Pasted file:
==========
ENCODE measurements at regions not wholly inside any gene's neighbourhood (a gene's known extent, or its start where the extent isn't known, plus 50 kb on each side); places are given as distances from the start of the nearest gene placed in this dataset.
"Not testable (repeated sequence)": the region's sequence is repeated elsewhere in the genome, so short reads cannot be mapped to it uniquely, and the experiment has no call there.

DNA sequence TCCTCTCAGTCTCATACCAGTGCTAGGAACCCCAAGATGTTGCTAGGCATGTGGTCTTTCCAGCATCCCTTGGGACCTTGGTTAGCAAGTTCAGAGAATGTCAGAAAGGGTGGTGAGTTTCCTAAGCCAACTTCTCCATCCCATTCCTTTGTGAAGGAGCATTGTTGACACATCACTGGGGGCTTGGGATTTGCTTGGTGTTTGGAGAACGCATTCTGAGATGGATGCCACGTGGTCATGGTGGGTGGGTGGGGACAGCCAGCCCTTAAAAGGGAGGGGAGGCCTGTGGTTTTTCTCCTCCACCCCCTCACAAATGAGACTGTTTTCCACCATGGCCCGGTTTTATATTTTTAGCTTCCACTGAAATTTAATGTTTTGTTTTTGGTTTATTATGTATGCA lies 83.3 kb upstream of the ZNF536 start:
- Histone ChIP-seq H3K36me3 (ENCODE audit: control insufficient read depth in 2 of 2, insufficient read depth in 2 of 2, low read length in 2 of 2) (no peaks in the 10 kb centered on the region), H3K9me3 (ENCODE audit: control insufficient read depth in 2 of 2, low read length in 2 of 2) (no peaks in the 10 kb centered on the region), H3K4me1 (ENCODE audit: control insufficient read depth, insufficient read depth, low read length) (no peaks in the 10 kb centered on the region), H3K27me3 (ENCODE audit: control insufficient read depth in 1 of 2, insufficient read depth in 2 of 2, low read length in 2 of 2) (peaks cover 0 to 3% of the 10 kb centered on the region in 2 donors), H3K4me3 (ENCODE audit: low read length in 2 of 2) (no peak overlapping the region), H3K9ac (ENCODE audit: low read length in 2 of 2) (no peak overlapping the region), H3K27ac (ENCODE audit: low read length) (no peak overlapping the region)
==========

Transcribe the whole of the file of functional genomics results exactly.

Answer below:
ENCODE measurements at regions not wholly inside any gene's neighbourhood (a gene's known extent, or its start where the extent isn't known, plus 50 kb on each side); places are given as distances from the start of the nearest gene placed in this dataset.
"Not testable (repeated sequence)": the region's sequence is repeated elsewhere in the genome, so short reads cannot be mapped to it uniquely, and the experiment has no call there.

DNA sequence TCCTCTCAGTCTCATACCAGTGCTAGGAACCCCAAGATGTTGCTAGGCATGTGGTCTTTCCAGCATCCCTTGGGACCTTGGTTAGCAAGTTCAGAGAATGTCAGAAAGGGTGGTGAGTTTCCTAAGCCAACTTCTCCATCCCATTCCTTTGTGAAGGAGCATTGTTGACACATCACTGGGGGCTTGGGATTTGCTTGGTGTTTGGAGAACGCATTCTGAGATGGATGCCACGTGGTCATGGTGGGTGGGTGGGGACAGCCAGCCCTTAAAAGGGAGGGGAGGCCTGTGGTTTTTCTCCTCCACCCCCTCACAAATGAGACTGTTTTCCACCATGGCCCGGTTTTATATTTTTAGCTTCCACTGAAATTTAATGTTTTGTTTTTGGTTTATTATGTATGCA lies 83.3 kb upstream of the ZNF536 start:
- Histone ChIP-seq H3K36me3 (ENCODE audit: control insufficient read depth in 2 of 2, insufficient read depth in 2 of 2, low read length in 2 of 2) (no peaks in the 10 kb centered on the region), H3K9me3 (ENCODE audit: control insufficient read depth in 2 of 2, low read length in 2 of 2) (no peaks in the 10 kb centered on the region), H3K4me1 (ENCODE audit: control insufficient read depth, insufficient read depth, low read length) (no peaks in the 10 kb centered on the region), H3K27me3 (ENCODE audit: control insufficient read depth in 1 of 2, insufficient read depth in 2 of 2, low read length in 2 of 2) (peaks cover 0 to 3% of the 10 kb centered on the region in 2 donors), H3K4me3 (ENCODE audit: low read length in 2 of 2) (no peak overlapping the region), H3K9ac (ENCODE audit: low read length in 2 of 2) (no peak overlapping the region), H3K27ac (ENCODE audit: low read length) (no peak overlapping the region)